The life trajectory of Brazil’s former President, Luiz Inácio Lula da Silva (“Lula”) has been extraordinary. Born into extreme poverty, Lula left the presidential office in 2010, after serving two terms, with an unprecedented 86 percent approval rating, seemingly destined to enjoy almost universal respect on the world stage and to be remembered as one of modern history’s greatest statesmen. Similar to the post-office path of Tony Blair and Bill and Hillary Clinton, Lula, since his term ended, has amassed great personal wealth by delivering speeches and providing consulting services to global power centers. The moderately left-wing party he co-founded, the Worker’s Party (PT), has now controlled the presidency for fourteen straight years.

But all of that, the entirety of Lula’s legacy, is now seriously threatened. A grave, widespread corruption scandal involving the national oil company, Petrobras, is engulfing Brazil’s economic and political elite, with PT at its center. His protégé and handpicked successor, the former anti-dictatorship Marxist guerrilla and current President Dilma Rousseff, faces a credible impeachment threat (now supported by a majority of Brazilians) and widespread unpopularity due to an intractable, severe recession. Senior members of PT have been arrested and imprisoned. Massive street protests, both in favor of and against impeachment, have recently turned ugly, with physical altercations becoming increasingly common.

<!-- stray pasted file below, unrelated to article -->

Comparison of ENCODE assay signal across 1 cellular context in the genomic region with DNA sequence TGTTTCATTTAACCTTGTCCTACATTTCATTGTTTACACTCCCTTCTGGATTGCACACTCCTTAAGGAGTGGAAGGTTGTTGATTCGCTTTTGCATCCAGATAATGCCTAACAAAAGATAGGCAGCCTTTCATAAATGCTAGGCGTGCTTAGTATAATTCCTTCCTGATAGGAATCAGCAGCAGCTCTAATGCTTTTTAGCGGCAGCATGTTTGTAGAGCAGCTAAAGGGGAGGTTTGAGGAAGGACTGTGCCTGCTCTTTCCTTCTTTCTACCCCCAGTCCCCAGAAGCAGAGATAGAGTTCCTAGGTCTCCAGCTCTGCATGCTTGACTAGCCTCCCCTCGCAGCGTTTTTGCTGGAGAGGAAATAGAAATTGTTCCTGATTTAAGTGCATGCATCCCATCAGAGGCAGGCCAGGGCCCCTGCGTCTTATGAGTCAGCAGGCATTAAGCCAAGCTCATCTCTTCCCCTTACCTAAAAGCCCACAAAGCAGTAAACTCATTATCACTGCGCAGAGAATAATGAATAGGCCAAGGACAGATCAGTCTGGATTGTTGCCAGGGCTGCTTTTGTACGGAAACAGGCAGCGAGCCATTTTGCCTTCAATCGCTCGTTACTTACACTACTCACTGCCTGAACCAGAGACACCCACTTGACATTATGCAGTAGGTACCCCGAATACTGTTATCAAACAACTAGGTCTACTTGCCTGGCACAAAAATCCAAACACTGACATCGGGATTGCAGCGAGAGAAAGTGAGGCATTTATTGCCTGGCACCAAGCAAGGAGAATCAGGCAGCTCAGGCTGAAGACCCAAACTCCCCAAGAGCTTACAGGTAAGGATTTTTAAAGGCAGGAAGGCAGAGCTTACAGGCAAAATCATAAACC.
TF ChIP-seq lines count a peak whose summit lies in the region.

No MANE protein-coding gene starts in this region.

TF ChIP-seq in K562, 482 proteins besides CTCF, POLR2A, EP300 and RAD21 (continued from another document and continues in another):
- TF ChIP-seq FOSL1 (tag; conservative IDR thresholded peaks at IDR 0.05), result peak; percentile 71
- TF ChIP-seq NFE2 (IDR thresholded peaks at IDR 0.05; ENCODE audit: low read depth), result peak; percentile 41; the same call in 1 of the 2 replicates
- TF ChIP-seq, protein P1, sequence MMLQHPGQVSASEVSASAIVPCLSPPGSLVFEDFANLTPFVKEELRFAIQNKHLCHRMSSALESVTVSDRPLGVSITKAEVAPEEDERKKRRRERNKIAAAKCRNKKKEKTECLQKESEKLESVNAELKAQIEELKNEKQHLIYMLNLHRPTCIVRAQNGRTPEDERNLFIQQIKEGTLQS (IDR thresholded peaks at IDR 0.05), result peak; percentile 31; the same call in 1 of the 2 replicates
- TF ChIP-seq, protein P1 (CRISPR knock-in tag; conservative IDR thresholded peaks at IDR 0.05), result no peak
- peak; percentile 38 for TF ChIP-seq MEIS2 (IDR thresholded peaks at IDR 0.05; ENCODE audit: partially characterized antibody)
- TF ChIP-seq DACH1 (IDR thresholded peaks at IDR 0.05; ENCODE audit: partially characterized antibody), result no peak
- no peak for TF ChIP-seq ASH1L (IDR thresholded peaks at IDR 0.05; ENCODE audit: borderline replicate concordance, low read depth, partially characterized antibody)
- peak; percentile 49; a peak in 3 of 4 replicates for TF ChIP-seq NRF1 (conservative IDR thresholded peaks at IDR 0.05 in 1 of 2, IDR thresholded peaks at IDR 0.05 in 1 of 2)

Lula himself has recently been implicated in the criminal investigation (known as “Operation Car Wash”), briefly detained by the federal police for questioning, accused by the former Senate leader of his party (turned informant) of “commanding” a massive bribery and kickback scheme, eavesdropped on by judicial investigators who publicly released recordings of his telephone calls, and charged formally with receiving and hiding improper gifts (including a house and a farm). As a result, his approval ratings in Brazil have dropped precipitously.

But thanks to entrenched support from Brazil’s ample poor population, those ratings are still higher than most other nationally prominent politicians (most of whom are fighting off their own corruption allegations), and it is widely believed that Lula will run for President again at the end of Dilma’s term: whether that’s in 2018 as scheduled or earlier if she’s impeached or resigns. Nobody who has watched Lula’s career – including those who want to see him imprisoned – can be dismissive of the prospect that he will again be Brazil’s president (a new poll released today shows Lula leading the 2018 presidential race along with the evangelical/environmentalist Marina Silva).